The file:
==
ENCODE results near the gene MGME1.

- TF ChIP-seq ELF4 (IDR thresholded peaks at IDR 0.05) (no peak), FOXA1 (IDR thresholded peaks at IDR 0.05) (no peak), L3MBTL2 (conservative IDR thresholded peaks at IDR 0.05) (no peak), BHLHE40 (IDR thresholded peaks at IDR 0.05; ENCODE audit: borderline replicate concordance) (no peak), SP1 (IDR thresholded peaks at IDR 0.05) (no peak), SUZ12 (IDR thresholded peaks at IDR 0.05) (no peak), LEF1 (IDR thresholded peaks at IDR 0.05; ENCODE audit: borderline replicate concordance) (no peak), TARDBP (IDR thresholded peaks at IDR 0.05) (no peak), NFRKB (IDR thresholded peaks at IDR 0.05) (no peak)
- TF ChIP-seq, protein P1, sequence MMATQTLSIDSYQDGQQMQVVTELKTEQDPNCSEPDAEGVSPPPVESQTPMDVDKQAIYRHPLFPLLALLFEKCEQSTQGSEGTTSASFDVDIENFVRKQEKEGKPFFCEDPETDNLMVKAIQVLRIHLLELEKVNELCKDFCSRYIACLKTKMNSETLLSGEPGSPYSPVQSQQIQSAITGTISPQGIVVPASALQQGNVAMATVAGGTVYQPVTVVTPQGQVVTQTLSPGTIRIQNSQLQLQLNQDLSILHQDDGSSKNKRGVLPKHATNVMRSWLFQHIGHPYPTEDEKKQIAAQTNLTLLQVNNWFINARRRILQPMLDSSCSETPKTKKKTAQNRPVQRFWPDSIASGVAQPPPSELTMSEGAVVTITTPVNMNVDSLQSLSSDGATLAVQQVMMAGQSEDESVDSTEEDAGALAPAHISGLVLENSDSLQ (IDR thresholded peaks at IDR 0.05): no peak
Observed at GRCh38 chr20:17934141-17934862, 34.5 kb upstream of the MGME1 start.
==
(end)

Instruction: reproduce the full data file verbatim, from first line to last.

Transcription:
ENCODE results near the gene MGME1.

- TF ChIP-seq ELF4 (IDR thresholded peaks at IDR 0.05) (no peak), FOXA1 (IDR thresholded peaks at IDR 0.05) (no peak), L3MBTL2 (conservative IDR thresholded peaks at IDR 0.05) (no peak), BHLHE40 (IDR thresholded peaks at IDR 0.05; ENCODE audit: borderline replicate concordance) (no peak), SP1 (IDR thresholded peaks at IDR 0.05) (no peak), SUZ12 (IDR thresholded peaks at IDR 0.05) (no peak), LEF1 (IDR thresholded peaks at IDR 0.05; ENCODE audit: borderline replicate concordance) (no peak), TARDBP (IDR thresholded peaks at IDR 0.05) (no peak), NFRKB (IDR thresholded peaks at IDR 0.05) (no peak)
- TF ChIP-seq, protein P1, sequence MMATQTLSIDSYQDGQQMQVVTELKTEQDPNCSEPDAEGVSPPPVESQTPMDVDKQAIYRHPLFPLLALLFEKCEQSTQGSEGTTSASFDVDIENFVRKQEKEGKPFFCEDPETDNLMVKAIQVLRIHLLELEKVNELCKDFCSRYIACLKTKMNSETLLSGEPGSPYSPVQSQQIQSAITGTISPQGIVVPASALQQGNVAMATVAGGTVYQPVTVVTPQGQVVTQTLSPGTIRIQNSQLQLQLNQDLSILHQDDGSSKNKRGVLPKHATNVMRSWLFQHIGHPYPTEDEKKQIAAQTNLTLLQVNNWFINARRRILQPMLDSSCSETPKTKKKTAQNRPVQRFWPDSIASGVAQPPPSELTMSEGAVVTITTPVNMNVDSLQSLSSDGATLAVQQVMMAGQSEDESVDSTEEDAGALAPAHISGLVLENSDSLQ (IDR thresholded peaks at IDR 0.05): no peak
Observed at GRCh38 chr20:17934141-17934862, 34.5 kb upstream of the MGME1 start.